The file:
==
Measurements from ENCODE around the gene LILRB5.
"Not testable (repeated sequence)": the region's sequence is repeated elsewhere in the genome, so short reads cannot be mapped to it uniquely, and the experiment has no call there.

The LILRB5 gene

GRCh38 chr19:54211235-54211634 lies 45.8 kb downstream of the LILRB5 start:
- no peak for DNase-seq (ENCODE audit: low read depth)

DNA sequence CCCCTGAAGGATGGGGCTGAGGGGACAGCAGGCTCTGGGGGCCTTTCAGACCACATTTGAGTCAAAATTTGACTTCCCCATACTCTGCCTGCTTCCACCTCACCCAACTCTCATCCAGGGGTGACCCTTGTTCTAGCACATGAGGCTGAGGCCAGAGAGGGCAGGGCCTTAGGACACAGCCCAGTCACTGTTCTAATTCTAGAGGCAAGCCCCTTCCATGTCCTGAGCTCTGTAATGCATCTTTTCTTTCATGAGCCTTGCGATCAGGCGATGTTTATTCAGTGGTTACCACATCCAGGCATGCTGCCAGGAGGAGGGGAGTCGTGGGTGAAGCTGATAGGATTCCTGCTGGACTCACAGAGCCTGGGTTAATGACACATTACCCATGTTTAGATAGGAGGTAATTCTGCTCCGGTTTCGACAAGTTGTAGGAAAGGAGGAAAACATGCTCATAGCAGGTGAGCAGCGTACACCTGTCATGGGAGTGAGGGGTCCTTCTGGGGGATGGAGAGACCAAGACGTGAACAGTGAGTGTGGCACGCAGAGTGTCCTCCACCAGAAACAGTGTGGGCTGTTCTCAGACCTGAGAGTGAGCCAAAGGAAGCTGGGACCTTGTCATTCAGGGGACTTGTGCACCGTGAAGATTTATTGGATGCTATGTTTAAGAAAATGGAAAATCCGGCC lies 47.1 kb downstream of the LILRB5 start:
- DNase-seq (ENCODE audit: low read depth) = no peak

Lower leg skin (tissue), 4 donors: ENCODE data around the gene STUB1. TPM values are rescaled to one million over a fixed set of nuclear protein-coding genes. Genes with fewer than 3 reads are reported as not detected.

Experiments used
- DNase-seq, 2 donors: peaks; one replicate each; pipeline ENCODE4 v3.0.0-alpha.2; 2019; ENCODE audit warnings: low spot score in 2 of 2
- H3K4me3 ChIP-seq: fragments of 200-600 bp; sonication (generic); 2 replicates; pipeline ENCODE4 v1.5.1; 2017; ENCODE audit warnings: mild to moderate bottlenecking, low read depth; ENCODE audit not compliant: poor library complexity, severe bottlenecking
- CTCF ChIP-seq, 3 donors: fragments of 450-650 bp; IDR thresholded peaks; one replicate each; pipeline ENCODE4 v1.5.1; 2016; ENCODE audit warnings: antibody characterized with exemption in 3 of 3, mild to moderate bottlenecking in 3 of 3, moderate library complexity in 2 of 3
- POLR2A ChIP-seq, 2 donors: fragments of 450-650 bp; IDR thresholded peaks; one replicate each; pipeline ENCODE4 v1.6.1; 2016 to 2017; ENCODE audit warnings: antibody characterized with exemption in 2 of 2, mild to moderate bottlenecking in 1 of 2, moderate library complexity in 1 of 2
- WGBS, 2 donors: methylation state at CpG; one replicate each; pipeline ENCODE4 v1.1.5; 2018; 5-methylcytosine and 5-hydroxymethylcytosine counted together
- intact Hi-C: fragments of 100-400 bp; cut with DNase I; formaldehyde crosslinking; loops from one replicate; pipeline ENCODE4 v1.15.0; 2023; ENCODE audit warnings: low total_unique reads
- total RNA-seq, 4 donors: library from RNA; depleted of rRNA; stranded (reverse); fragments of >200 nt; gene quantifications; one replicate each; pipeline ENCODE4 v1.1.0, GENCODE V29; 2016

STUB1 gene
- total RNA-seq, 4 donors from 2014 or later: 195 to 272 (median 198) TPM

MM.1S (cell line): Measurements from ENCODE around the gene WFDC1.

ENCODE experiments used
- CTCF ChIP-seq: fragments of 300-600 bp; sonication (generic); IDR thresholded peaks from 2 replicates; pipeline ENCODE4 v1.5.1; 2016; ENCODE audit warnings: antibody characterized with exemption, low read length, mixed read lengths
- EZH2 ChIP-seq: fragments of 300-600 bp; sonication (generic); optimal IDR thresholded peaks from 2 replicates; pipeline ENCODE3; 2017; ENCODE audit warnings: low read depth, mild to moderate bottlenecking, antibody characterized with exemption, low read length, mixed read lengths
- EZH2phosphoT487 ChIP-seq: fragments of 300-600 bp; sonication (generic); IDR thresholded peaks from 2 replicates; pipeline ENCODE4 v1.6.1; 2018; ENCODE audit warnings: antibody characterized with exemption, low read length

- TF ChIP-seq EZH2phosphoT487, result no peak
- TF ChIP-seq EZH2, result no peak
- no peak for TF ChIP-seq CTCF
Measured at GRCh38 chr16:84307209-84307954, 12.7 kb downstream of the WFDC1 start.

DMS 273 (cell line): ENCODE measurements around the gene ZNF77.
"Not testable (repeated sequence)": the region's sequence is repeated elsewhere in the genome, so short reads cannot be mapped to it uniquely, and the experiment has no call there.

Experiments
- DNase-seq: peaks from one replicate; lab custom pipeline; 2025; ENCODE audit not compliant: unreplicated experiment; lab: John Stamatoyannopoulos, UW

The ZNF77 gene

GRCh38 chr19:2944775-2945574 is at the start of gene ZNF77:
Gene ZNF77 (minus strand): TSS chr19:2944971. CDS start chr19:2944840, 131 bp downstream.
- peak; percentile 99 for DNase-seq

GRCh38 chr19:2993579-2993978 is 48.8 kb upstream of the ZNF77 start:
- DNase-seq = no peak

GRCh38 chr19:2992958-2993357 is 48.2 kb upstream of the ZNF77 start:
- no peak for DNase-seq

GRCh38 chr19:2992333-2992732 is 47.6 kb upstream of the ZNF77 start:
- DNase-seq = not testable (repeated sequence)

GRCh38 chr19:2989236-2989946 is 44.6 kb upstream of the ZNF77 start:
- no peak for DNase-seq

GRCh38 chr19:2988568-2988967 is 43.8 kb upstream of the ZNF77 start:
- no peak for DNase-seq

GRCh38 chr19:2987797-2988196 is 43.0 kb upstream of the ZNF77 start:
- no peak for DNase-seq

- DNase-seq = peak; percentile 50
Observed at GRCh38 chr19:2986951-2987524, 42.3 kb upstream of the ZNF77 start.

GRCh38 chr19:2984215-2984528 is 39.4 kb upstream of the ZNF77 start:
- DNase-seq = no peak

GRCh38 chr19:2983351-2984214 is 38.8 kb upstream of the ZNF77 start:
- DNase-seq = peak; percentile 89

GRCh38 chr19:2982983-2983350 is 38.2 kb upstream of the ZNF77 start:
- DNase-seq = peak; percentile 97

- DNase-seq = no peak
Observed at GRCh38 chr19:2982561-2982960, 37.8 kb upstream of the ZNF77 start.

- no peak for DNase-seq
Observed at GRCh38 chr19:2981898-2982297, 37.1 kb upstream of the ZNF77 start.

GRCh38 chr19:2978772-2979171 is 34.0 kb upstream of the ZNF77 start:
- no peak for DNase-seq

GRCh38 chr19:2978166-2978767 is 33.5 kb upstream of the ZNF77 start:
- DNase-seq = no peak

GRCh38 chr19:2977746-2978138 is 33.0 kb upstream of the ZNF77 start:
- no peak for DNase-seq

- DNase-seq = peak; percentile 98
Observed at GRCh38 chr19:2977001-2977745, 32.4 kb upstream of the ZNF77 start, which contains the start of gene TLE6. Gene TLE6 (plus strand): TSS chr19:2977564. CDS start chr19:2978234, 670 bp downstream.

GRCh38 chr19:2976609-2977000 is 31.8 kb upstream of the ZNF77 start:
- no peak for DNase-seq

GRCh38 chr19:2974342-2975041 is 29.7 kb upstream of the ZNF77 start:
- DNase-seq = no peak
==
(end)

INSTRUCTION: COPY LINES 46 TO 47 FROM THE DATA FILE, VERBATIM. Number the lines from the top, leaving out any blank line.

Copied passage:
GRCh38 chr19:2987797-2988196 is 43.0 kb upstream of the ZNF77 start:
- no peak for DNase-seq